When Does It End?

In a lecture Anne-Marie Slaughter recently gave at the University of Virginia law school she raised some interesting questions, all rooted in the fundamental question of whether we are at war and what it now means to be at war.  She noted that to justify its “counter-terrorism” policies, the Obama administration (and presumably the Bush administration before it) relies on the Congressional “Authorization for Use of Military Force Against Terrorists” passed following the 9-11 attacks.

Pursuant to that resolution “the President is authorized to use all necessary and appropriate force against those nations, organizations, or persons he determines planned, authorized, committed, or aided the terrorist attacks that occurred on September 11, 2001, or harbored such organizations or persons, in order to prevent any future acts of international terrorism against the United States by such nations, organizations or persons.”  

This resolution was relied upon to justify the invasion of Afghanistan, now the longest-running war in American history.  These days it is being cited as justification for drone attacks in places far-removed from Afghanistan, like Mali and Yemen.   Ms. Slaughter asks, “So now we’re talking about using drone strikes on individuals who are not connected to 9/11, who are not connected to the theater of war, who theoretically could be anywhere. Is that war?”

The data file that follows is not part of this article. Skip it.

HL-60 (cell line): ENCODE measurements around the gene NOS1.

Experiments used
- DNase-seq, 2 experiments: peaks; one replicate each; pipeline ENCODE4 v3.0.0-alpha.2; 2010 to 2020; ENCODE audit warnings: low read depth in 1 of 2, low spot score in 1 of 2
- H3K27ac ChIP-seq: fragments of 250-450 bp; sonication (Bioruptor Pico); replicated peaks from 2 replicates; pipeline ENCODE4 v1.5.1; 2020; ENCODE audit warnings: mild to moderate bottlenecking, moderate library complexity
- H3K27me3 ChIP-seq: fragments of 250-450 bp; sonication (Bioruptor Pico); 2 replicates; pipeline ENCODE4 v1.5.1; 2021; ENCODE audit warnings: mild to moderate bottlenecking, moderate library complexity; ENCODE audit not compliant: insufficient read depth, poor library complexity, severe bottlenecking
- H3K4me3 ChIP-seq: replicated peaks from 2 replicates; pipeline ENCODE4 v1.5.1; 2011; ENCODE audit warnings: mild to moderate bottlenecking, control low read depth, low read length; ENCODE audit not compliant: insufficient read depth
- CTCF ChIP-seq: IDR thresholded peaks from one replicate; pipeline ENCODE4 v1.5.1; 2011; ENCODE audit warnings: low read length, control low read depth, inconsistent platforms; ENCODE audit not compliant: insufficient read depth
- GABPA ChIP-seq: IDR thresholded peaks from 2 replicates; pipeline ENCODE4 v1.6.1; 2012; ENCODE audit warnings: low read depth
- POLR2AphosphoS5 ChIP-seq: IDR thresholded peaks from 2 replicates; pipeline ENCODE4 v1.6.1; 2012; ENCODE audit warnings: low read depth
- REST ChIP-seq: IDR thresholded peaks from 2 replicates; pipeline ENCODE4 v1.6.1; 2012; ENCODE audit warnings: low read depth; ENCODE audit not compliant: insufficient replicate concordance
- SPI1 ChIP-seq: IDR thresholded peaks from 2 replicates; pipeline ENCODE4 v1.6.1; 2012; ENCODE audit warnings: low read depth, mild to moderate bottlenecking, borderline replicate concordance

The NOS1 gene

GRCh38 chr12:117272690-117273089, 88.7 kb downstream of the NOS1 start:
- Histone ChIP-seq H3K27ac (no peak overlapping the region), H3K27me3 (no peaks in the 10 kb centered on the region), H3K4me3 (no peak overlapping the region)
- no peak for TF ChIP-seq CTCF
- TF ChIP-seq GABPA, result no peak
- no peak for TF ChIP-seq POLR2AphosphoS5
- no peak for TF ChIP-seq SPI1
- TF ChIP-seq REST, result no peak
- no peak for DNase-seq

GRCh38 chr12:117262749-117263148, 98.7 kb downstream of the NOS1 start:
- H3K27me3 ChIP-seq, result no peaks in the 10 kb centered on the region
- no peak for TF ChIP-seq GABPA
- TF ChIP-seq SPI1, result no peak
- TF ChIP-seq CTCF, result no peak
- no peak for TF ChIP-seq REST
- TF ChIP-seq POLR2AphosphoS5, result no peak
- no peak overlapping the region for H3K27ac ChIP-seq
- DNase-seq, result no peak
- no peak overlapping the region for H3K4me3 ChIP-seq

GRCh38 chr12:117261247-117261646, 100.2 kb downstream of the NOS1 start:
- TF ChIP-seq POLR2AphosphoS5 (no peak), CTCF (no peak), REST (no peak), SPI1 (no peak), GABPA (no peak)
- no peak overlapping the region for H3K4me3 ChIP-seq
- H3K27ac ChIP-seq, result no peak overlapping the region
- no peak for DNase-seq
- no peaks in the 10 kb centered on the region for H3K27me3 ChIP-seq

How far does the resolution extend?  If American forces are withdrawn from Afghanistan in 2014  as planned, are we still at war?  With whom?  Does the resolution continue to empower the President to wage war even if the war in Afghanistan is over?  Since the authority to detain the prisoners in Guantanamo, who have never been charged with any crime, is linked to the war in Afghanistan, what happens to them when the war ends?  “If we end the war in Afghanistan and continue keeping prisoners in Guantanamo, we are violating some of our most precious legal canons,” Ms. Slaughter said.

In the aftermath of 9-11 we created a massive anti-terrorism bureaucracy.  We also unleashed the military to wage a couple of ill-defined wars.  Lots of money and power rest on the continuing existence of some sort of state of war.  There is now an influential web of entities whose very existence depends upon war.

But are we at war?  If so, is it the kind of war that is capable of ending?  If we are at war with “terrorism,” how does such a war end?  Is there ever a time when such a war can be said to be over?

In times of war citizens are more willing to surrender or compromise their liberties.  They’re willing to make sacrifices for the war effort.  They’re willing to offer up their blood and treasure in  defense of the nation.

As Randolph Bourne put it, “War is the health of the State.”

It seems that our nation has entered into a state of perpetual war.  That is good for the health of the State and bad for the health of humanity.

Postscript:  After writing this, I came across this article, which I highly recommend.